Uber has let another 3,000 people go after axing 3,700 earlier this month amid the coronavirus pandemic. That's about 30 per cent of its 22,000-strong workforce slashed in a month.
As people worldwide hunker down at home to curb the spread of the COVID-19 bio-nasty, Uber’s ride-hailing app has taken a substantial hit, with journeys down by 80 per cent in April. Now, Uber is scrambling to cut as much as $1bn in costs by slashing its workforce and shutting some 45 offices across the world, we understand.
“Given the dramatic impact of the pandemic, and the unpredictable nature of any eventual recovery, we are concentrating our efforts on our core mobility and delivery platforms and resizing our company to match the realities of our business,” CEO Dara Khosrowshahi said in a statement to The Register.
“That’s led us to some painful decisions today: we are stopping some of our non-core investments and reducing the size of our workforce by around 3,000 people, each of whom I want to personally thank for their contributions to Uber. As I said to our teams today, we are making these hard choices now so that we can move forward and begin to build again with confidence.”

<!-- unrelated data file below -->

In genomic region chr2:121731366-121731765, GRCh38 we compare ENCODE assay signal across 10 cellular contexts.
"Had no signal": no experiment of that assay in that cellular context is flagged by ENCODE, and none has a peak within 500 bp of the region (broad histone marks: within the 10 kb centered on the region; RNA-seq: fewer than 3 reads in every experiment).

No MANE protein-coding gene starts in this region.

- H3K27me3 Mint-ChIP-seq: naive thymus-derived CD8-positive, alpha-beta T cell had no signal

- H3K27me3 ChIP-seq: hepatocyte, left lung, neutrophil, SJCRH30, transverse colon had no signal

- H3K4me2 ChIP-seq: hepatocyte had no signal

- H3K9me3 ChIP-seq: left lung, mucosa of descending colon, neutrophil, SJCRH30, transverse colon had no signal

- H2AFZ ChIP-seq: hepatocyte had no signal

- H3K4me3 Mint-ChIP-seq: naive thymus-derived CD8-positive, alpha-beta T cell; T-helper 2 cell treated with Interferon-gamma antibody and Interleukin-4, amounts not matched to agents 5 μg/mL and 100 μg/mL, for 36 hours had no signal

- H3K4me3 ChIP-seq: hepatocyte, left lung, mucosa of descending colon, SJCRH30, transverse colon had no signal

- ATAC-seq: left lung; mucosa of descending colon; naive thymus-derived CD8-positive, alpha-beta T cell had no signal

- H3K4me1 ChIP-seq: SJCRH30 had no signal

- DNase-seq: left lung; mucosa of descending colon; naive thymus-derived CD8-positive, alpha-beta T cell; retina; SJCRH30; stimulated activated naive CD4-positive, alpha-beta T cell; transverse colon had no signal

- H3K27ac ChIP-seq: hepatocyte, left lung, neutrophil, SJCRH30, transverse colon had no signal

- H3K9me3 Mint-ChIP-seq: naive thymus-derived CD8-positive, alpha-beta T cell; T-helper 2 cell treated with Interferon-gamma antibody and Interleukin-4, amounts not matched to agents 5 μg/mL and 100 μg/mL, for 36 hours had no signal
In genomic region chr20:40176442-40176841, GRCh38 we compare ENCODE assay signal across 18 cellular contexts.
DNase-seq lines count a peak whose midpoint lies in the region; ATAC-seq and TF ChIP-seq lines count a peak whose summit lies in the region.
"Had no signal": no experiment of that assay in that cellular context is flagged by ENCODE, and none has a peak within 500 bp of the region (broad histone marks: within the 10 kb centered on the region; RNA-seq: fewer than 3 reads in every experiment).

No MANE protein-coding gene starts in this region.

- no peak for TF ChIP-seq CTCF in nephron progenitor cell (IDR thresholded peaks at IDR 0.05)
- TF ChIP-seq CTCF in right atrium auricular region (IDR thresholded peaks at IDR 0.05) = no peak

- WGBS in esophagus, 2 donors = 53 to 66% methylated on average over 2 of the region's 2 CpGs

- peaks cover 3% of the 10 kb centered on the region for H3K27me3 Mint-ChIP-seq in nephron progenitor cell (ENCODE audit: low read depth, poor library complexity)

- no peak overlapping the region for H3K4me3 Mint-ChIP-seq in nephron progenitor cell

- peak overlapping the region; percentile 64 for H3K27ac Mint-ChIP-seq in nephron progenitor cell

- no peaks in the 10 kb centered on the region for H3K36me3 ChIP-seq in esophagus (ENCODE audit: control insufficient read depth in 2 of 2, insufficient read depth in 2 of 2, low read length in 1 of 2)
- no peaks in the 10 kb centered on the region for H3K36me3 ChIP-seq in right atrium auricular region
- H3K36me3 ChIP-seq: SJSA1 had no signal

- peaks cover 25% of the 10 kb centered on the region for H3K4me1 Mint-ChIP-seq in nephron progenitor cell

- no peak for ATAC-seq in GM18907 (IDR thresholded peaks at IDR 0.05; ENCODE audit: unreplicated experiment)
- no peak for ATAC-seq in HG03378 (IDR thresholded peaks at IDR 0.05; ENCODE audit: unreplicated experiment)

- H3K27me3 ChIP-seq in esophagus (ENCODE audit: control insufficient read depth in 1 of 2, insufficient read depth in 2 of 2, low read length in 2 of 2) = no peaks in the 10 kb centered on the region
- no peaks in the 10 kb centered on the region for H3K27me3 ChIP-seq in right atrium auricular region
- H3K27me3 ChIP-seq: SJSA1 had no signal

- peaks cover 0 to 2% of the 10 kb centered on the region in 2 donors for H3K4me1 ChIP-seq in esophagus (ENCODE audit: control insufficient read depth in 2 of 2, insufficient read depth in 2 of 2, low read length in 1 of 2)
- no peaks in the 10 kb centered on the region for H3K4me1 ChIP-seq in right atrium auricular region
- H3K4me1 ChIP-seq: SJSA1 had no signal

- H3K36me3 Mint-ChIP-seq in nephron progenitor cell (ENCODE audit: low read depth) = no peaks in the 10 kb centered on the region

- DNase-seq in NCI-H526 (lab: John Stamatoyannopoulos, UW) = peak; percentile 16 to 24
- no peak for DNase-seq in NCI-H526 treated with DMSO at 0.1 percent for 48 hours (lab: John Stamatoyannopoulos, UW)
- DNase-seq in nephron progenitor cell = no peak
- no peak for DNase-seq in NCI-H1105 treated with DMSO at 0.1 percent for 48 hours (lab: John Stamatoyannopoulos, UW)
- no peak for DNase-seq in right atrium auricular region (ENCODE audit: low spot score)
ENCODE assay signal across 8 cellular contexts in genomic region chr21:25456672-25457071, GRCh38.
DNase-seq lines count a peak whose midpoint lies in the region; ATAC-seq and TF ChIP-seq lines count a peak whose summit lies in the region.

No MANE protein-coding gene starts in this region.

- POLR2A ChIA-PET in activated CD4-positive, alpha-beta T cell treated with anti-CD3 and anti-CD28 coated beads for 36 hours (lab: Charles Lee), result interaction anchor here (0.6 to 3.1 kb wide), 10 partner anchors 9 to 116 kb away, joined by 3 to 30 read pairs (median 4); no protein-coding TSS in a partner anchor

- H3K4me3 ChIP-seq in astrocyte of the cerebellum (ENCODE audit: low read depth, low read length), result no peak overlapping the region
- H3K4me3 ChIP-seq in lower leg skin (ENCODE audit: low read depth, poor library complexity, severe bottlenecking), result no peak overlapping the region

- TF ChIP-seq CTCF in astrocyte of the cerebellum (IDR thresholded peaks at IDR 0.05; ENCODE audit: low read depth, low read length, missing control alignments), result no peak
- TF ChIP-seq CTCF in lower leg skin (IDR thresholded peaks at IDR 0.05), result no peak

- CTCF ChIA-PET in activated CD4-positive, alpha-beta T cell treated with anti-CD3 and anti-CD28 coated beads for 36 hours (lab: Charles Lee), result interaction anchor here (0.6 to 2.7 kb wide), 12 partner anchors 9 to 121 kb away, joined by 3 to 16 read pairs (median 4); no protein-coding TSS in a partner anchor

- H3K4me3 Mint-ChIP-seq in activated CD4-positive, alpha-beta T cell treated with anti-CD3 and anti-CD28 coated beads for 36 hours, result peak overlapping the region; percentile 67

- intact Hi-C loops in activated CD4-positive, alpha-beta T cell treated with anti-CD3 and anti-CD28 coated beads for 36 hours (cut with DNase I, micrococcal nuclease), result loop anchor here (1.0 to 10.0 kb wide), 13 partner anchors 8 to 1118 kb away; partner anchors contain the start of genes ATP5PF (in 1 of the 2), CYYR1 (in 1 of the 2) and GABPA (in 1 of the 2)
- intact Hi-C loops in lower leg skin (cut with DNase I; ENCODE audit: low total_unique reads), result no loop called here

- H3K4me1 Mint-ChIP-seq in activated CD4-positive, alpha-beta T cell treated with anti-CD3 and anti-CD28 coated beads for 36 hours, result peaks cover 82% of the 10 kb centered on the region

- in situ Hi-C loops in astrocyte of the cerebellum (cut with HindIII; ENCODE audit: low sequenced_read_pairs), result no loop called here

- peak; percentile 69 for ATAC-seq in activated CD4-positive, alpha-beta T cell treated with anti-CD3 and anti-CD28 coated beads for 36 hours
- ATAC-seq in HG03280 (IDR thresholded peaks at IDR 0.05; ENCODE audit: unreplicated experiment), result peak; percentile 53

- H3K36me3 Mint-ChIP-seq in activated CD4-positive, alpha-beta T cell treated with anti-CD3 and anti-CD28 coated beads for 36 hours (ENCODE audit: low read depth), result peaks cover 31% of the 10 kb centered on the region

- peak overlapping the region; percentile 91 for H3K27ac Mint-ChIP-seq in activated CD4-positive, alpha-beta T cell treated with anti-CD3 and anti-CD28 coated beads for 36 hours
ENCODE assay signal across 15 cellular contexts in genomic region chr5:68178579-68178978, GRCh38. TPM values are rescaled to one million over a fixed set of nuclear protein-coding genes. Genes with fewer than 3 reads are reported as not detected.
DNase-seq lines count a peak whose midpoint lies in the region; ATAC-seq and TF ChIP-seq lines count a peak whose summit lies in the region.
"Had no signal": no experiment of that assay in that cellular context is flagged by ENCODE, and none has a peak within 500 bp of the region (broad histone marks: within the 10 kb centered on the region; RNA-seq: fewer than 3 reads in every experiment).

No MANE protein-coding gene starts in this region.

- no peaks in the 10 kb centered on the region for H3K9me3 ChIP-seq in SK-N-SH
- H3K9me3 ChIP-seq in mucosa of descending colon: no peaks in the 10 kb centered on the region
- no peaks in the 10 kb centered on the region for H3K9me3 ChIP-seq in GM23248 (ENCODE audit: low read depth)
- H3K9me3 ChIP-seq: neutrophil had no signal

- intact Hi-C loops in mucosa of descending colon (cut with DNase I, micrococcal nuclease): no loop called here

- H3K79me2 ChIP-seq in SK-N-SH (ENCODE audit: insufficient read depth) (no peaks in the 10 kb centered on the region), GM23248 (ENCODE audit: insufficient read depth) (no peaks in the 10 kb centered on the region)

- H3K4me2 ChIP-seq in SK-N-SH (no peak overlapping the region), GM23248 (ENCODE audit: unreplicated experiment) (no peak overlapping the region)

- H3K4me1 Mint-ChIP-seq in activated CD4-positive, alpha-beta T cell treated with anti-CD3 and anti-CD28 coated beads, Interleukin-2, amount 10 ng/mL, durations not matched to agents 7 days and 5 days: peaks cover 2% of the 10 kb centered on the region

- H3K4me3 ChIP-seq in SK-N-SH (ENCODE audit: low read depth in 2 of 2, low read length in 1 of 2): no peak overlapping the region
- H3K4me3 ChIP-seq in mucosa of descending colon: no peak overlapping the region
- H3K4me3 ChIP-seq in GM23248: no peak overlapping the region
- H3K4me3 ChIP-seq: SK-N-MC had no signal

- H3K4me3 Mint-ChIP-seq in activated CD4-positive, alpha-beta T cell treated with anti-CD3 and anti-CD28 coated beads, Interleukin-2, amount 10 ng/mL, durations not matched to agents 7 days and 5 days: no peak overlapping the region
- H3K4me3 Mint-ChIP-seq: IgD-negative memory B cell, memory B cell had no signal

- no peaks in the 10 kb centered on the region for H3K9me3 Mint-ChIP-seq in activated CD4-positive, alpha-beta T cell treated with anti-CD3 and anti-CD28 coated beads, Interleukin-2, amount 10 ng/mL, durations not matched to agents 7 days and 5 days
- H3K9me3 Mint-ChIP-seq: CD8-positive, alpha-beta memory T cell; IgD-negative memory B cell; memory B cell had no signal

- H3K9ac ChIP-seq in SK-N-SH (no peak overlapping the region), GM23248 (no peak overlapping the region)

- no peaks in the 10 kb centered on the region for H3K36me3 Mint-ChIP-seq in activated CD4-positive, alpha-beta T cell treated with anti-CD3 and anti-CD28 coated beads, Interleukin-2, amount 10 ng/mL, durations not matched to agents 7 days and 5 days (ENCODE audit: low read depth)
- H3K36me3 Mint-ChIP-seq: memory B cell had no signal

California emits latest layoff statistics. March's numbers are ugly. It's 19,000 total, including many in techREAD MORE
The move is expected to cost Uber up to $220m, according to an SEC filing on Monday, as it doles out severance payments and writes-off leasehold improvements for its now-shuttered offices. Its Pier 70 office in San Francisco is the largest one turning off the lights, and any employees remaining will relocate to its new headquarters in Mission Bay next year. Uber is also getting rid of its Singapore base.
Khosrowshahi is reorganizing Uber’s efforts to focus on two main areas: Rides, its taxi service, and Uber Eats, its food-delivery biz. That means that other areas – such as its Uber AI Labs, a team within its engineering core that works on self-driving vehicles, and Incubator, a programme that supports entrepreneurs to develop new Uber products – are winding down.
It’s the second time Uber has announced mass layoffs this month. All members of its company board of directors also agreed to forego 100 per cent of their annual cash retainer this year. Uber is said to be in talks to buy GrubHub, a rival online food delivery service. ®